This article maps the legal developments that led to the adoption of the Civil Union Act, which extended full marriage rights to same-sex couples in South Africa. It points out that this extension of marriage to same-sex couples would not have been possible if it was not for the groundbreaking decisions on sexual orientation discrimination handed down by the South African Constitutional Court over the past ten years. It al so describes the complex legal regime now in place which allows different sex couples to enter into marriage in terms of a traditional Marriage Act or the new Civil Union Act but restricts same-sex couples to entering into marriage in terms of the latter Act. The article concludes that while this extension of marriage rights can be viewed as a legal revolution, some problems remain with the legal regulation of same-sex relationships in South Africa.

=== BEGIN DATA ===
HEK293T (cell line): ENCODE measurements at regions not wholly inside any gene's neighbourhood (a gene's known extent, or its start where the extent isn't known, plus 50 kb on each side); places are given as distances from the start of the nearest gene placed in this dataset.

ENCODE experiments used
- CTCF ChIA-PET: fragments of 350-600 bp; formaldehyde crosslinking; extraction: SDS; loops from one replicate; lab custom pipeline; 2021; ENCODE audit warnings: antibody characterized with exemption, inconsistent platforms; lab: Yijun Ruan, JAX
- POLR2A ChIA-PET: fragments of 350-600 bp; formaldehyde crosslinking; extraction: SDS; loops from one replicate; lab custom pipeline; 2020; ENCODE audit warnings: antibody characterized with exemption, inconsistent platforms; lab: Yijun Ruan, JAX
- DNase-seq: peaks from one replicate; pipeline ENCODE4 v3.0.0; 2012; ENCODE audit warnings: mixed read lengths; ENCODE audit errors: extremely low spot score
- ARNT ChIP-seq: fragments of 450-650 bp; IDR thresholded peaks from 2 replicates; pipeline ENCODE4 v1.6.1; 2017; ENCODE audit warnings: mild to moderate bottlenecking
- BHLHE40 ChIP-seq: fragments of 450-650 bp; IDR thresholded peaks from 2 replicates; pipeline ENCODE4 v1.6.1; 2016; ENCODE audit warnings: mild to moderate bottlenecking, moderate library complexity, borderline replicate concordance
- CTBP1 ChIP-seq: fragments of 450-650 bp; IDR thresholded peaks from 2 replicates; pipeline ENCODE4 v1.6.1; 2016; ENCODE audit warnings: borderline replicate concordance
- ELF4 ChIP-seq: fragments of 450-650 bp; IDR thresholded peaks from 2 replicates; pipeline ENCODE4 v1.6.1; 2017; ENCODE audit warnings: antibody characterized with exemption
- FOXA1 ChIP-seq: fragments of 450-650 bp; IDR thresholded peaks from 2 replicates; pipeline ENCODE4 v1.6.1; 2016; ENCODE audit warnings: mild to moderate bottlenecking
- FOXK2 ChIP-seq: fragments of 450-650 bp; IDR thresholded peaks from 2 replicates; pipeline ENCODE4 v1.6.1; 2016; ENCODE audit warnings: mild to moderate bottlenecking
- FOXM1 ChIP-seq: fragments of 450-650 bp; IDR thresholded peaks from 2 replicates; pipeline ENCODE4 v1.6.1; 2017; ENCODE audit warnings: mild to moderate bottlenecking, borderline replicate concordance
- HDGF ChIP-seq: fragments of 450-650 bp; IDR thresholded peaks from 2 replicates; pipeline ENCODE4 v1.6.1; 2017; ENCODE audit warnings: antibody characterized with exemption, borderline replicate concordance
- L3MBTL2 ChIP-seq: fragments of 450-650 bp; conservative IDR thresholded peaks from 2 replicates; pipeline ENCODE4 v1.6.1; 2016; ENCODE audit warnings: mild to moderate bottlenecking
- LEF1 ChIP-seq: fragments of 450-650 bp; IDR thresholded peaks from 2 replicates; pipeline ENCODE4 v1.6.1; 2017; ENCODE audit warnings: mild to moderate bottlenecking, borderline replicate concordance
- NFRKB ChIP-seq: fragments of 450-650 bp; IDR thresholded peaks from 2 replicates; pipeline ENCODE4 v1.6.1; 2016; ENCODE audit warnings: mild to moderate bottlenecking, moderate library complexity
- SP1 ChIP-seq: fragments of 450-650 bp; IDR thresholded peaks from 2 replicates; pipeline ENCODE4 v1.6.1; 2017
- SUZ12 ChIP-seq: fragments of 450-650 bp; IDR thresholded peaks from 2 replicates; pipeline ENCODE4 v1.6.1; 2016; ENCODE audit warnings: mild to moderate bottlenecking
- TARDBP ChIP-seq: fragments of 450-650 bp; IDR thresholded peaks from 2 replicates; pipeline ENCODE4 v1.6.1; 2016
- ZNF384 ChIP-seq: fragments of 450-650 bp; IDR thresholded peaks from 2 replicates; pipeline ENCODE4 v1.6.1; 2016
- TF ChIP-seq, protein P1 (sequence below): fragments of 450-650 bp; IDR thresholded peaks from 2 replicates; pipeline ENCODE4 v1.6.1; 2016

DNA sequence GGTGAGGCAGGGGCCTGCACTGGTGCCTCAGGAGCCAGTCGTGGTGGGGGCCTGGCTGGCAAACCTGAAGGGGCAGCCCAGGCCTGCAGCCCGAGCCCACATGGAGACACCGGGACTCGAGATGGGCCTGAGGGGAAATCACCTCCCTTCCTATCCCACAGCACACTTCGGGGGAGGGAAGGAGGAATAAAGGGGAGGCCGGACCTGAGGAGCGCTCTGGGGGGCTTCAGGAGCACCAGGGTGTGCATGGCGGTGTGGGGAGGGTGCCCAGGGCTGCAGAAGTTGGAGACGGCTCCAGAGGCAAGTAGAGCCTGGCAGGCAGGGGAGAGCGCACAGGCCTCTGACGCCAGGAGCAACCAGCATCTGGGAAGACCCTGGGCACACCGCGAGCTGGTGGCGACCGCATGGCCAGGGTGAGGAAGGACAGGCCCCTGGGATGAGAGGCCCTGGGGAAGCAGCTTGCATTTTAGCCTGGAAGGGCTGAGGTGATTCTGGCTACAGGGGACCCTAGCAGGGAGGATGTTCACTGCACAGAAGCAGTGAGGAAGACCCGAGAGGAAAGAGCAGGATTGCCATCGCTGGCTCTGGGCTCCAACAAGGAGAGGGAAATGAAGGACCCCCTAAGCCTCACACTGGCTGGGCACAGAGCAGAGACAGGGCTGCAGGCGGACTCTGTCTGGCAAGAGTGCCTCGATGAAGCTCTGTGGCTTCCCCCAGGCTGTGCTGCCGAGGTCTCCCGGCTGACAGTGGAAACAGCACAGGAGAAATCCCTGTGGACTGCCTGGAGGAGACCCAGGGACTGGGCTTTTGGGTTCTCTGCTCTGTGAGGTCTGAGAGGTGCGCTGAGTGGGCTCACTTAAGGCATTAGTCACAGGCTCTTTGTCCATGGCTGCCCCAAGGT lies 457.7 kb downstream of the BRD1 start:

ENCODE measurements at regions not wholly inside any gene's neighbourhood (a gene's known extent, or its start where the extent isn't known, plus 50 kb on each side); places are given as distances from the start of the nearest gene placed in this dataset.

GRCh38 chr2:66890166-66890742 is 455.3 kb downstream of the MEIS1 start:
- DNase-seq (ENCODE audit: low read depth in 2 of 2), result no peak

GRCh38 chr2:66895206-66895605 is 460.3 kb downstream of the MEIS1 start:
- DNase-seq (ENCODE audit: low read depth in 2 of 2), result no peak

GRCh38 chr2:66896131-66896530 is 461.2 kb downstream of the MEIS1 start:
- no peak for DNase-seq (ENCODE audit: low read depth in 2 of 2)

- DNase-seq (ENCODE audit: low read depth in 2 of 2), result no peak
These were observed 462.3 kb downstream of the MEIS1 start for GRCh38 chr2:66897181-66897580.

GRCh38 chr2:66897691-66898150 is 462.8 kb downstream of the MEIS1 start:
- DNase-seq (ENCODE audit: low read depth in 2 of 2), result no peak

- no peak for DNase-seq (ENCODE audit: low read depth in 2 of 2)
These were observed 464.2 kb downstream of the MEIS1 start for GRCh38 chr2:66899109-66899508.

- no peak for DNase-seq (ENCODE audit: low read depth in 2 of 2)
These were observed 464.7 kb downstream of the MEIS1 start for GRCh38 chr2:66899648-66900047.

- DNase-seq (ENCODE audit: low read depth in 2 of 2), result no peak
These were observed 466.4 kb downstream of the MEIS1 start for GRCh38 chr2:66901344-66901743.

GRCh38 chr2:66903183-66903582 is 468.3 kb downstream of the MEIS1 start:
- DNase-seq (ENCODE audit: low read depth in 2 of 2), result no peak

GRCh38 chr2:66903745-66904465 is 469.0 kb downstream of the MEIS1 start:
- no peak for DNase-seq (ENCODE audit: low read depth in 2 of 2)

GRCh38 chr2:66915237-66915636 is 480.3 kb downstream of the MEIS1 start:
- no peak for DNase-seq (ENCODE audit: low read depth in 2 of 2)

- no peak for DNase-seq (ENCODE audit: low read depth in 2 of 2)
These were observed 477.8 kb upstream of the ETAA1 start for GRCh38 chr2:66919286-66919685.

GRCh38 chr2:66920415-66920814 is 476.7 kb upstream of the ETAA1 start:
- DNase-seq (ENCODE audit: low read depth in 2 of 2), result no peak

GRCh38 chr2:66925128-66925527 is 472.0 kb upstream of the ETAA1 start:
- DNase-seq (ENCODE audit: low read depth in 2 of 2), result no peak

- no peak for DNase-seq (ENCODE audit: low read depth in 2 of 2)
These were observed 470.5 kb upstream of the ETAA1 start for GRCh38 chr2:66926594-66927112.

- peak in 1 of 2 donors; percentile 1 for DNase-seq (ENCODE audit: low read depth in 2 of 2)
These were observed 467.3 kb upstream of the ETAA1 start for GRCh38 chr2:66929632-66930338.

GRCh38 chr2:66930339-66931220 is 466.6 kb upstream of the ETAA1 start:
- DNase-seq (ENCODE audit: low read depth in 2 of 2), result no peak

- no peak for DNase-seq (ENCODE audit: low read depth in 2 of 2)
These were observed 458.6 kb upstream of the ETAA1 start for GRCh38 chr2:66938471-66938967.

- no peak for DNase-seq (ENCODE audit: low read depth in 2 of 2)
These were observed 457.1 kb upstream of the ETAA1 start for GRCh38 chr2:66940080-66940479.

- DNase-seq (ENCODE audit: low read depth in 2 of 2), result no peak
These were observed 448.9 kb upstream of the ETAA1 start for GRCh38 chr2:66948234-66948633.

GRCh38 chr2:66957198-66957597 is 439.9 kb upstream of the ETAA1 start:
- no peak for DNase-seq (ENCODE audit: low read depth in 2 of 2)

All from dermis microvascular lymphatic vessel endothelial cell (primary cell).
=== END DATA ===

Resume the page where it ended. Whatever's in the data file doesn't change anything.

How to Cite:
de Vos, P., (2008). A judicial revolution? The court-led achievement of same-sex marriage in South Africa . Utrecht Law Review . 4 ( 2 ) , pp . 162–174 . DOI: http://doi.org/10.18352/ulr.72